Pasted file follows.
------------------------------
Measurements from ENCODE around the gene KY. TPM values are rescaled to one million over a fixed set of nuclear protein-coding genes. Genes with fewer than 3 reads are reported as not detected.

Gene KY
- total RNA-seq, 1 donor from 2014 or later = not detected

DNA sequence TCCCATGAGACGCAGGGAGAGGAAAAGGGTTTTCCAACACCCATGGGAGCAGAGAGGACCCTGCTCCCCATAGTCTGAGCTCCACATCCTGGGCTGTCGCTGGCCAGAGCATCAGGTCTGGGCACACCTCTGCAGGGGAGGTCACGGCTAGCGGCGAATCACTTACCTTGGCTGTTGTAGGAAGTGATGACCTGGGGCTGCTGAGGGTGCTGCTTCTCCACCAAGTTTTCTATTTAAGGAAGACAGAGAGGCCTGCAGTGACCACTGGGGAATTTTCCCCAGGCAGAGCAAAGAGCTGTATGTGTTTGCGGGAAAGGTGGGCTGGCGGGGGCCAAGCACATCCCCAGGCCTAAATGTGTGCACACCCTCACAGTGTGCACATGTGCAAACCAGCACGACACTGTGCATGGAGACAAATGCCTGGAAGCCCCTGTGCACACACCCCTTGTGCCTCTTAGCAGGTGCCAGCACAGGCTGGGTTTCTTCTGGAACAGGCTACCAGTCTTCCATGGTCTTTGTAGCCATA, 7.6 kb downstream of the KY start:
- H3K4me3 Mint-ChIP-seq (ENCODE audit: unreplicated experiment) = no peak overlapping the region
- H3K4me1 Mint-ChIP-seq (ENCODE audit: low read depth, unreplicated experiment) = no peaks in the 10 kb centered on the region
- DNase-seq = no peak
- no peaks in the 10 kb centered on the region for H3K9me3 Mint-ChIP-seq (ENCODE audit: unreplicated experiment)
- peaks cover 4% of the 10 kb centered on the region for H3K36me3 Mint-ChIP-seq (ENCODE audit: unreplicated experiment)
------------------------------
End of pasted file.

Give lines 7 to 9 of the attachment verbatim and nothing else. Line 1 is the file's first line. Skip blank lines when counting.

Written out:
- DNase-seq = no peak
- no peaks in the 10 kb centered on the region for H3K9me3 Mint-ChIP-seq (ENCODE audit: unreplicated experiment)
- peaks cover 4% of the 10 kb centered on the region for H3K36me3 Mint-ChIP-seq (ENCODE audit: unreplicated experiment)